As with the disciples of old, we would rather escape the humdrum, ordinary realities of living in the valley of our daily, imperfect lives, and just stay on the mountaintop, containing God while we are at it. We don’t want it to change. We don’t want to change. We, like the disciples of old, just want to remain in this state of euphoric ‘mountaintop’ feelings and stay put, there.

Today marks the one-year anniversary that we have worshipped in this transfigured space. A year ago, on Transfiguration Sunday, we returned from an extended absence during which we worshipped every Sunday for eighteen straight weeks with our neighbours at Julian of Norwich Anglican Church. Coming back to this renewed space was a joy and a blessing. We were back in our own tent, so to speak.

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I say, ‘tent’, intentionally. Because the contractors who modernized this building emphasized the strap-over accenting on the exterior – to make it look like when you put a large fly over your tent. In fact, those of us on the ‘liturgical arts’ committee who consulted with the contract designer heard him say on occasion early on in the project, that the idea behind the contrasting colour choices was to make it look like a tent.

Which was by design. And very appropriate for the church, as a symbol. Not only was the natural element emphasized in the tent-like strappings on the outside, the blue colour on our ceiling inside was meant to image the night sky – looking up, in faith.

Indeed, the structure of our church, and its recent ‘transformation’, is not new. It is to emphasize an original idea when it was first built over fifty years ago: as a temporary house worship space. The tent image for our structure underscores an enduring truth about the church: The church is a movement. It is always on the move. It doesn’t stay put in one place for long.

A church ever changing, a church adapting its form yet reflecting its original mission.

The Jeróminos Monastery in Lisbon, Portugal, is a UNESCO world heritage site. When my wife and I toured the massive complex last summer, including the impressive cloister and the ‘chapel’ – which views more like a colossal cathedral in typical European grandeur, I understood why. These photos don’t do it justice.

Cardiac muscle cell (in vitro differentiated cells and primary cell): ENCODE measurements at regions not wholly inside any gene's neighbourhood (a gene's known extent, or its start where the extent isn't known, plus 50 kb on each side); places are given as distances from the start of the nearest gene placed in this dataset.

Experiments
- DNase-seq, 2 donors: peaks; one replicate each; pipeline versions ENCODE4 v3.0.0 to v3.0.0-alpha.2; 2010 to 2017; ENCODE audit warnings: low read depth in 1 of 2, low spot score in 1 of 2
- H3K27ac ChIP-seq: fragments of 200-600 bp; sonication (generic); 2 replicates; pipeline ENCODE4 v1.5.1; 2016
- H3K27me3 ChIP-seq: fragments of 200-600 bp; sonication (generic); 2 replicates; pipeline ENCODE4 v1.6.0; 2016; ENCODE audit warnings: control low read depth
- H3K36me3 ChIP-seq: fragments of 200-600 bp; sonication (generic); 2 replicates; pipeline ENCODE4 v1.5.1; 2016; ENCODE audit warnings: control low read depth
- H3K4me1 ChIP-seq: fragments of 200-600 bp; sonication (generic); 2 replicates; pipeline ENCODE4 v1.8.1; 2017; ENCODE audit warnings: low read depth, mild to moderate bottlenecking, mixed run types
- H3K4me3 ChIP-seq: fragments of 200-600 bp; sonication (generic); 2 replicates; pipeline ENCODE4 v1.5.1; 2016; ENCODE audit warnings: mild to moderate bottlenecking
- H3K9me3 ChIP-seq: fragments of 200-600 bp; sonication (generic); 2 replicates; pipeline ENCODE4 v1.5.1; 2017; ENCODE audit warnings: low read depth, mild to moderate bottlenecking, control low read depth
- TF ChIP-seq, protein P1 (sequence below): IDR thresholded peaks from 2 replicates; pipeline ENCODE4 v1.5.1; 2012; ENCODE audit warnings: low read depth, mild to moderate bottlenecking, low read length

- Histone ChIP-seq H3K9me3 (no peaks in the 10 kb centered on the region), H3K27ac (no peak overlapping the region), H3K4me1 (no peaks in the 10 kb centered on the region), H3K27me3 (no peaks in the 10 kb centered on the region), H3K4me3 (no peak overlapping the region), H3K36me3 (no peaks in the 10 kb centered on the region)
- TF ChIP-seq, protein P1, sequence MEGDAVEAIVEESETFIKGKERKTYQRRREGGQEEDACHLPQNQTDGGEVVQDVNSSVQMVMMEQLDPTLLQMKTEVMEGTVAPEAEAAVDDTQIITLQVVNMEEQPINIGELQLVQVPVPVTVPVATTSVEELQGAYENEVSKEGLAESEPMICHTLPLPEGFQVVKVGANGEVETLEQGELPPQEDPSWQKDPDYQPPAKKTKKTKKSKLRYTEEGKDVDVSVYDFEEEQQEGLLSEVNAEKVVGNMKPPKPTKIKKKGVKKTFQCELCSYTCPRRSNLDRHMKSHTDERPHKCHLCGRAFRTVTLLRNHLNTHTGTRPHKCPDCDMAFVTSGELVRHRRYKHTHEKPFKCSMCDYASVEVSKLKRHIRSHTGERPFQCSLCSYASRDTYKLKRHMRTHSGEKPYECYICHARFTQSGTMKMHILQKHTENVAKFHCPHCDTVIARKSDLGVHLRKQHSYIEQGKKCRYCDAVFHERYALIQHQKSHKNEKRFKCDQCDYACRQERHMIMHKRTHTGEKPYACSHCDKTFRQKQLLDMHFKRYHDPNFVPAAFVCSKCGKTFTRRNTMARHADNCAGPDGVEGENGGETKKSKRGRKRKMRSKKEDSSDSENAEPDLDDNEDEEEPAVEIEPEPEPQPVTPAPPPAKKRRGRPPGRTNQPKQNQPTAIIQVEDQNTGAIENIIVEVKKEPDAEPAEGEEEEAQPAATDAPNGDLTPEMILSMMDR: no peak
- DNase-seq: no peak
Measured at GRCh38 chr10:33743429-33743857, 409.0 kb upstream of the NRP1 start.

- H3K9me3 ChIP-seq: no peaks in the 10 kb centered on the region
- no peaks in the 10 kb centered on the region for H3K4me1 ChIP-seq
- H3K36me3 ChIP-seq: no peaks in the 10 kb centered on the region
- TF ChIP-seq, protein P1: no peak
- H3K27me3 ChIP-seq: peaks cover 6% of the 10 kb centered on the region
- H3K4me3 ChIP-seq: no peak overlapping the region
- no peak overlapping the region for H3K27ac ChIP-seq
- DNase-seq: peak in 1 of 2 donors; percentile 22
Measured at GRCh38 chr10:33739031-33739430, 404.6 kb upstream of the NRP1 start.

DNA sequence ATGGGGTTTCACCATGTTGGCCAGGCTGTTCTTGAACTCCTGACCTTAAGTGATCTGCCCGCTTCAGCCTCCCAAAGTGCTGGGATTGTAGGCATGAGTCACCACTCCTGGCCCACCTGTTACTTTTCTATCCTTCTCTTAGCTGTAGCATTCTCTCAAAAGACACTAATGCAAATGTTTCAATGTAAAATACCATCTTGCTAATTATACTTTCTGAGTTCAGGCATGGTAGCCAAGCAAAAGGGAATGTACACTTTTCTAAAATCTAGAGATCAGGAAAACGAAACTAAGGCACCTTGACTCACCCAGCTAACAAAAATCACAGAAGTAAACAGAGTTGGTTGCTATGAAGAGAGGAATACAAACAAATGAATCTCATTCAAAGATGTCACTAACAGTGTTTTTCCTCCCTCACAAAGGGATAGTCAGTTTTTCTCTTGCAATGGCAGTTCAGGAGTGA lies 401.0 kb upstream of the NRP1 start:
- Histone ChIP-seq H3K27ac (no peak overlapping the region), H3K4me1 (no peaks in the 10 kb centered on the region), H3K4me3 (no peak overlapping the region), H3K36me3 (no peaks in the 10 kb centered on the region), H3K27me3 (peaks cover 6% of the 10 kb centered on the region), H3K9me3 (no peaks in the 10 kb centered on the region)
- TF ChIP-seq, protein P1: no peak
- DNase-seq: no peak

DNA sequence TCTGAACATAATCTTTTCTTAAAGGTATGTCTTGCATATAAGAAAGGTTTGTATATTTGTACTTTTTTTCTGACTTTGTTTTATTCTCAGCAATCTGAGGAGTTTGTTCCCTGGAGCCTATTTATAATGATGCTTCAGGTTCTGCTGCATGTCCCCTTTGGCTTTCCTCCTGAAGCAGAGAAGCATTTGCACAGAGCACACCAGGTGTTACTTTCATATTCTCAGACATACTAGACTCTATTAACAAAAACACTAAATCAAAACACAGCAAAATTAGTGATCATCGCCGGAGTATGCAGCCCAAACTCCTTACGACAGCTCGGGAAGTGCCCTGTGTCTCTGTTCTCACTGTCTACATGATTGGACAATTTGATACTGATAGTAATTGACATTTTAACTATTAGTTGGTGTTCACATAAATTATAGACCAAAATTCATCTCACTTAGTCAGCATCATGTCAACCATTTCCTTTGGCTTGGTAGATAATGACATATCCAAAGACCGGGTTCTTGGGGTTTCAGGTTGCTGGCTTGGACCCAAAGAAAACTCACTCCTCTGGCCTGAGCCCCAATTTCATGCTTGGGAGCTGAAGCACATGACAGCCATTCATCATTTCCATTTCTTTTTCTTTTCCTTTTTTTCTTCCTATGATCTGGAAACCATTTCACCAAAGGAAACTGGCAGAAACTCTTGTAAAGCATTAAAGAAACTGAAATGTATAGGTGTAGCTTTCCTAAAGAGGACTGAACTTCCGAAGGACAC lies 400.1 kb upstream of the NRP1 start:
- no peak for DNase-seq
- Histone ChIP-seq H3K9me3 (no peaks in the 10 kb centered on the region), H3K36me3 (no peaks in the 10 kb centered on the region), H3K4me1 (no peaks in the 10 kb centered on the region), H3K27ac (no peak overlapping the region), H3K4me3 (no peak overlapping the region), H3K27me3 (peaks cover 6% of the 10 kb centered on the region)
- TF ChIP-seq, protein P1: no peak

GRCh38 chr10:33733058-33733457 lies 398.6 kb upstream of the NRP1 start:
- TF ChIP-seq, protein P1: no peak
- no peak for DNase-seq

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In 1833, over three hundred years after the site and property was inaugurated as a religious Order of Saint Jerome, a state edict transferred the property and all its assets to Real Casa Pia de Lisboa, a philanthropic institution that took in, raised and educated orphan children.

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It was hard for me to imagine that a three-hundred-year-old religious institution of this magnitude would relinquish its assets. And doing this, located on prime waterfront in Portugal’s growing commercial city during the sea-faring Age of Discovery.

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Without delving into the complex history and context of the Secularization Act of 1833, the fact remains: During a robust period of historical expansion, the church made a big change. I would argue, however, the church did not lose. Sure, it no longer could boast financial ownership of the property. But, by handing over its assets and combining them with the resources of the state, it bolstered its core purpose in mission – the care of vulnerable children. The space and property, as of 1833 moving forward, would now serve the needs of needy children.

Jesus says: “Unless you change and become like children …”[3] Without doubt, the religious of 1833 Lisbon were being true to the mission of Jesus.

In our lifetimes, we are witnessing here in North America – indeed in Ottawa – many growing examples of a church re-purposing its properties to build senior’s complexes and other social enterprise. We may believe this is a sign of the times – a negative, unfortunate, disappointing, mournful reality of the church. But, in truth, in many cases, such a re-purposing of a building is consistent with the Christian mission – to care for the weak, the vulnerable and needy in our society.